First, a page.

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Information about the Canary Islands Spain Information about the Canary Islands

General Facts:
Territory:Spanish
Government:Spanish Autonomous Region
Capital City:Las Palmas de Gran Canaria - population: 356.000
Country:Spain
Total territory:7.447 Km²
Total coastline:1.583 Km
Sea:Atlantic Ocean
Nearest Continent:Africa
Distance to the nearest continent:90 Km
Distance to Europe:1.250 Km
Biggest Island:Tenerife
Highest mountain:Teide, Tenerife: 3.718 meter
Climate:Sub-tropical, Passat winds, Gulf Stream
Time zone:GMT Casablanca Monrovia
Population:1.843.755 (2003)
Life expectancy:77,6 years
Tourists/floating population:10 Million per year
Religion:Roman Catholic
Language:Spanish, but English is widely understood
International dialling code:+34
Local currency:Euro €
Flag:The Canarian flag

Canary Islands Map


The Spanish island group Islas Canarias, divided by the two provinces Santa Cruz de Tenerife and Las Palmas de Gran Canaria, with at the North of Lanzarote the small islets of the Chinijo Archipelago (Archipiélago Chinijo). The Canary Archipelago (Archipiélago Canario) consists of seven main islands and six small islets of which only La Graciosa is inhabited.

The names of the islands:
Province Santa Cruz de Tenerife: Tenerife, La Palma, La Gomera and El Hierro.
Province Las Palmas de Gran Canaria: Gran Canaria, Fuerteventura, Lanzarote and Isla de los Lobos.
Chinijo Archipelago (Archipiélago Chinijo): La Graciosa, La Alegranza, Montaña Clara, Roque del Este and Roque del Oeste.

The origins of the Canary Islands are by no means clear, however we do know the islands are estimated to be 40 million years old and created by three big volcanic eruptions in the Atlantic Ocean. The Canary Islands were first discovered by ancient Greek and Roman seafarers, yet it was not until the early 1400's that anyone made a serious attempt to conquer the Canaries.

In 1312 the first explorer Lancelotte Malocello from Genoa landed on a island, which later will be called Lanzarote. After that it stayed quiet for almost a century. In 1402, the French explorer Jean de Béthencourt led an expedition to the islands, landing first on the North side of Lanzarote, from there he conquered Fuerteventura and El Hierro. Béthencourt also established a base on the island of La Gomera but it would be many years before the island was truly conquered. Later Christopher Columbus visited the islands several times, as a rest place on his way to explore America. The people of La Gomera as well as the people of Gran Canaria, Tenerife and La Palma, resisted the Spanish invaders who came later for almost a century. By 1495 the islands had fallen to Spanish rule.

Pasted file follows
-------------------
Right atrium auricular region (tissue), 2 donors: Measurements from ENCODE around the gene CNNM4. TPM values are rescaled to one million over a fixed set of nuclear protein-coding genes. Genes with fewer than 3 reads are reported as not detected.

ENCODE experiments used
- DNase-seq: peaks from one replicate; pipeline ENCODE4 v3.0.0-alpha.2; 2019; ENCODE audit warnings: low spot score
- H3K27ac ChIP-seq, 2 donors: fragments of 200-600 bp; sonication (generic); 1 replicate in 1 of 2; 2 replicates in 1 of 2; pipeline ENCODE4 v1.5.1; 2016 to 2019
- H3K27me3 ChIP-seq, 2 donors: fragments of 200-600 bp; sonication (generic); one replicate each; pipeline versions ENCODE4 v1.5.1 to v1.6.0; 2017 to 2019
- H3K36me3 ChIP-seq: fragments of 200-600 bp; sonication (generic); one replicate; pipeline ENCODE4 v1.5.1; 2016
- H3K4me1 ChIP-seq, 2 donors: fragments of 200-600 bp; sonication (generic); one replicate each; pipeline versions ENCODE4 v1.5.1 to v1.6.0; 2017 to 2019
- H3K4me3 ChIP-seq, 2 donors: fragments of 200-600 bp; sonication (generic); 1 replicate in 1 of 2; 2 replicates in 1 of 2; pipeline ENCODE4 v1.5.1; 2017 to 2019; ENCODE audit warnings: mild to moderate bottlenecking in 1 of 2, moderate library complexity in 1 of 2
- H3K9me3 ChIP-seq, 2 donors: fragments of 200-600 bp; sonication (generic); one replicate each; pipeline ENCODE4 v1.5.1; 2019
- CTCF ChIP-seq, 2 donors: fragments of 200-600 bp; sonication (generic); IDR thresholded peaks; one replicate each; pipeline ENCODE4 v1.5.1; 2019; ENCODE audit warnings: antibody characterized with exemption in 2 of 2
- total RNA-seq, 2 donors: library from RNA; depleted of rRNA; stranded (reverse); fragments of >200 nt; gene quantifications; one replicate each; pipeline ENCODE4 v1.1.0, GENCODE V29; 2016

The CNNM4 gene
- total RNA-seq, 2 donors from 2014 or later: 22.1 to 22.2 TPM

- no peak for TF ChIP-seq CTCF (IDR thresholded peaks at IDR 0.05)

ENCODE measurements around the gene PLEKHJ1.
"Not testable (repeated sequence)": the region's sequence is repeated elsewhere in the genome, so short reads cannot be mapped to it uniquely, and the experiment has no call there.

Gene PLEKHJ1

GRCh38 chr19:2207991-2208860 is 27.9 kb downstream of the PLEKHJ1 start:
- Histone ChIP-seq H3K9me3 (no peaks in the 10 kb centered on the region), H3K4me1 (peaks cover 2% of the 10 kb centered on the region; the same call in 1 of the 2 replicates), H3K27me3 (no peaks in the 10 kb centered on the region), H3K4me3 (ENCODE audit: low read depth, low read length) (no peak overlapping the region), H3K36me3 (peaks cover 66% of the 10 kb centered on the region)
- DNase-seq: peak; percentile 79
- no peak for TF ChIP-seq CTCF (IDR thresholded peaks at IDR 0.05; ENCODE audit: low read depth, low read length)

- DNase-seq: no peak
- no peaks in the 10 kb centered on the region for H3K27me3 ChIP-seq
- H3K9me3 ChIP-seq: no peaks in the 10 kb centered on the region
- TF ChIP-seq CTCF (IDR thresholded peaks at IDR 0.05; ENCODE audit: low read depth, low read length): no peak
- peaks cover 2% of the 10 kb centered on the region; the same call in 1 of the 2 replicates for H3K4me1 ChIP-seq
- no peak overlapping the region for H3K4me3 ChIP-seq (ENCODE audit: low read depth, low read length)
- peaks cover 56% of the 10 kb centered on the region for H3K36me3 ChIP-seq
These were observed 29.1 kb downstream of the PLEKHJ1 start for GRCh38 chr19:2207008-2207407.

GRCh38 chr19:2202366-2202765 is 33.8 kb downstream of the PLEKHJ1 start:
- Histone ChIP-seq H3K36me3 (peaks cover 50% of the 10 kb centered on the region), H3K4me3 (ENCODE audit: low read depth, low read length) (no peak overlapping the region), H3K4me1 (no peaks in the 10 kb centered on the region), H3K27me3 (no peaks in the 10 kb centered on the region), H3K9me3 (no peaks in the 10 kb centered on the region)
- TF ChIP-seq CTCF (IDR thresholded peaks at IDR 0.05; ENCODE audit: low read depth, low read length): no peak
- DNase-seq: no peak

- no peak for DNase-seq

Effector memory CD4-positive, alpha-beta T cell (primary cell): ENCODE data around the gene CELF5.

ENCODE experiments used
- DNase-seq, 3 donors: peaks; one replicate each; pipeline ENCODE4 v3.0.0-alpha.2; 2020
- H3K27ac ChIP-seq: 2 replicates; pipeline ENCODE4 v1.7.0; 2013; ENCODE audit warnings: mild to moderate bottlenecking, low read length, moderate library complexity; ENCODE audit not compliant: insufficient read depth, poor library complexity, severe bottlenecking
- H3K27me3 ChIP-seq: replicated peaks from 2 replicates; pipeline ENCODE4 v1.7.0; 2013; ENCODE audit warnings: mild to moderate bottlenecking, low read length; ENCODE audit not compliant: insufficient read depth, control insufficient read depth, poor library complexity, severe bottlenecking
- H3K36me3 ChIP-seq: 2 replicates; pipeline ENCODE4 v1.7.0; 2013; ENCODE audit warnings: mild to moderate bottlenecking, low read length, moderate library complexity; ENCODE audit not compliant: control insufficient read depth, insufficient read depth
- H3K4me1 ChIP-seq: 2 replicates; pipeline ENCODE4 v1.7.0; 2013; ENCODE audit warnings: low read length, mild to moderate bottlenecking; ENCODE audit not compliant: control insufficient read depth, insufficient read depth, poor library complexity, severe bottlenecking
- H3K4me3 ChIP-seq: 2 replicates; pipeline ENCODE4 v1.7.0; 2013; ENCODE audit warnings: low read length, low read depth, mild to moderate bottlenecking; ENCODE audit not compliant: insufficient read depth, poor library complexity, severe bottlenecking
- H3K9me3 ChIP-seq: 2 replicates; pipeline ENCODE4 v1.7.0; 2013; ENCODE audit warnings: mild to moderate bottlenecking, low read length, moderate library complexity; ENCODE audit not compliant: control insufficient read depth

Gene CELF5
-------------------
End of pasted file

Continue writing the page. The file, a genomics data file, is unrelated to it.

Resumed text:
The Canary Islands were declared a province of Spain in 1821 and Tenerife's Santa Cruz was made the capital, in 1927 Madrid made the decision to officially separate the Canaries into two provinces. The Canaries are Spanish territory with a Autonomous government and are until 2007 outside European Union customs territory, though politically within the EU.

The volcanic islands are named Canaria because of the large numbers of wild dogs (Latin: canis=dog) roaming the islands. The bird Canary (serinus canarius) was named after the island. Canary bird, named after the Canary Islands

The islands are situated in the Atlantic Ocean between the latitudes 27° 38' and 29° 24' North and between Longitudes 13° 20' and 18° 19' West, on a distance to the African coast of 90 Km. This area of the Atlantic Ocean is called Macronesia and consists of five groups (archipelagos) of islands: The Azores, Canarias, Cape Verde, Madeira and Islas Salvajes (between Madeira and the Canaries). The Canary group is the region with the most coastlines of Spain and counts 1.583 Km.

The local Canarian time is GMT Casablanca, the same as the time in London, but one hour less than the time of the mainland of Spain.

The Canarian Flag
The Canarian Flag

The Canarian Coat of Arms
The Canarian Coat of Arms




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